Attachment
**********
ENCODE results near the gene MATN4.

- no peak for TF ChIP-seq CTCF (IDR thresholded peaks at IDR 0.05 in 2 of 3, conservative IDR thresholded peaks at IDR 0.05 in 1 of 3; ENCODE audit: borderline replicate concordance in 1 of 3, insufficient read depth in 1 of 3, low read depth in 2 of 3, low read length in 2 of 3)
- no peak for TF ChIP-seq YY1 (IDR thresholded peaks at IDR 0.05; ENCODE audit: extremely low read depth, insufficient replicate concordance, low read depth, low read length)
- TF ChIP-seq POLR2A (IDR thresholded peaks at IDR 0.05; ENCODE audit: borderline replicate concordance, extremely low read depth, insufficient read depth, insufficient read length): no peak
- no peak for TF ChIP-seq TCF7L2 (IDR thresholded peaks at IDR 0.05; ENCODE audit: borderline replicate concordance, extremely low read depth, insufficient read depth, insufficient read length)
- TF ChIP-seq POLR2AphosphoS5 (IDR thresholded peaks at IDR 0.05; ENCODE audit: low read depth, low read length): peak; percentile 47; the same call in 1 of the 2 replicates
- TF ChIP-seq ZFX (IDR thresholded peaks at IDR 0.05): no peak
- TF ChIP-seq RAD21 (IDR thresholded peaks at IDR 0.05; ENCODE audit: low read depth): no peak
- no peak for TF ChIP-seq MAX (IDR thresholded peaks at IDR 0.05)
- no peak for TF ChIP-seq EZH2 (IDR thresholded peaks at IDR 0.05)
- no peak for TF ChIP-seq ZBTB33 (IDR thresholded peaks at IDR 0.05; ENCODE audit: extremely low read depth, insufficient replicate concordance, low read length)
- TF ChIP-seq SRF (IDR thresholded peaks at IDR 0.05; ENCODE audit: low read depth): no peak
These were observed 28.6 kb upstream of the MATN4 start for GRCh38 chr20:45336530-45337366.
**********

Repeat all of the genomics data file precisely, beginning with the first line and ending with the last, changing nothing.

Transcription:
ENCODE results near the gene MATN4.

- no peak for TF ChIP-seq CTCF (IDR thresholded peaks at IDR 0.05 in 2 of 3, conservative IDR thresholded peaks at IDR 0.05 in 1 of 3; ENCODE audit: borderline replicate concordance in 1 of 3, insufficient read depth in 1 of 3, low read depth in 2 of 3, low read length in 2 of 3)
- no peak for TF ChIP-seq YY1 (IDR thresholded peaks at IDR 0.05; ENCODE audit: extremely low read depth, insufficient replicate concordance, low read depth, low read length)
- TF ChIP-seq POLR2A (IDR thresholded peaks at IDR 0.05; ENCODE audit: borderline replicate concordance, extremely low read depth, insufficient read depth, insufficient read length): no peak
- no peak for TF ChIP-seq TCF7L2 (IDR thresholded peaks at IDR 0.05; ENCODE audit: borderline replicate concordance, extremely low read depth, insufficient read depth, insufficient read length)
- TF ChIP-seq POLR2AphosphoS5 (IDR thresholded peaks at IDR 0.05; ENCODE audit: low read depth, low read length): peak; percentile 47; the same call in 1 of the 2 replicates
- TF ChIP-seq ZFX (IDR thresholded peaks at IDR 0.05): no peak
- TF ChIP-seq RAD21 (IDR thresholded peaks at IDR 0.05; ENCODE audit: low read depth): no peak
- no peak for TF ChIP-seq MAX (IDR thresholded peaks at IDR 0.05)
- no peak for TF ChIP-seq EZH2 (IDR thresholded peaks at IDR 0.05)
- no peak for TF ChIP-seq ZBTB33 (IDR thresholded peaks at IDR 0.05; ENCODE audit: extremely low read depth, insufficient replicate concordance, low read length)
- TF ChIP-seq SRF (IDR thresholded peaks at IDR 0.05; ENCODE audit: low read depth): no peak
These were observed 28.6 kb upstream of the MATN4 start for GRCh38 chr20:45336530-45337366.